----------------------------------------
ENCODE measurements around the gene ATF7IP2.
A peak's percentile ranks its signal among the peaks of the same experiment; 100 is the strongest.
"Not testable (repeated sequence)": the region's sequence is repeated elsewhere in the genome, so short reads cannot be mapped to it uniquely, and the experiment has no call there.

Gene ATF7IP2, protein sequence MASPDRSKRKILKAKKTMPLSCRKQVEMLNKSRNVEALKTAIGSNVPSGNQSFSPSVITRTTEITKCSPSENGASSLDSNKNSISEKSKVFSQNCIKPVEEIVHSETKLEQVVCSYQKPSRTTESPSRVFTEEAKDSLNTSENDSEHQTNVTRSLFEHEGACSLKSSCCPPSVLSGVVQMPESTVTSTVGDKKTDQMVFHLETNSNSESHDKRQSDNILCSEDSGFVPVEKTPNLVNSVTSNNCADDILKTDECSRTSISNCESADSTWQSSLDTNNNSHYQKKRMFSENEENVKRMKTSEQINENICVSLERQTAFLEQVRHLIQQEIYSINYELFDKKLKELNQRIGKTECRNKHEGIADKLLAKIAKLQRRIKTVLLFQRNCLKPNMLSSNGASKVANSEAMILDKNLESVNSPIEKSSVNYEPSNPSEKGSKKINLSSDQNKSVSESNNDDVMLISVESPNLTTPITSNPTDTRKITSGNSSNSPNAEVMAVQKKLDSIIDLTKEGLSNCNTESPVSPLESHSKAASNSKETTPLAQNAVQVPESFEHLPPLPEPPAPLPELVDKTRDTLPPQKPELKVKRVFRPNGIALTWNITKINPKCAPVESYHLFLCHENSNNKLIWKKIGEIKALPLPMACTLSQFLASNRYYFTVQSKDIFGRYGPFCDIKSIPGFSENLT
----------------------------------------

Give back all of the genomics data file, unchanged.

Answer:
ENCODE measurements around the gene ATF7IP2.
A peak's percentile ranks its signal among the peaks of the same experiment; 100 is the strongest.
"Not testable (repeated sequence)": the region's sequence is repeated elsewhere in the genome, so short reads cannot be mapped to it uniquely, and the experiment has no call there.

Gene ATF7IP2, protein sequence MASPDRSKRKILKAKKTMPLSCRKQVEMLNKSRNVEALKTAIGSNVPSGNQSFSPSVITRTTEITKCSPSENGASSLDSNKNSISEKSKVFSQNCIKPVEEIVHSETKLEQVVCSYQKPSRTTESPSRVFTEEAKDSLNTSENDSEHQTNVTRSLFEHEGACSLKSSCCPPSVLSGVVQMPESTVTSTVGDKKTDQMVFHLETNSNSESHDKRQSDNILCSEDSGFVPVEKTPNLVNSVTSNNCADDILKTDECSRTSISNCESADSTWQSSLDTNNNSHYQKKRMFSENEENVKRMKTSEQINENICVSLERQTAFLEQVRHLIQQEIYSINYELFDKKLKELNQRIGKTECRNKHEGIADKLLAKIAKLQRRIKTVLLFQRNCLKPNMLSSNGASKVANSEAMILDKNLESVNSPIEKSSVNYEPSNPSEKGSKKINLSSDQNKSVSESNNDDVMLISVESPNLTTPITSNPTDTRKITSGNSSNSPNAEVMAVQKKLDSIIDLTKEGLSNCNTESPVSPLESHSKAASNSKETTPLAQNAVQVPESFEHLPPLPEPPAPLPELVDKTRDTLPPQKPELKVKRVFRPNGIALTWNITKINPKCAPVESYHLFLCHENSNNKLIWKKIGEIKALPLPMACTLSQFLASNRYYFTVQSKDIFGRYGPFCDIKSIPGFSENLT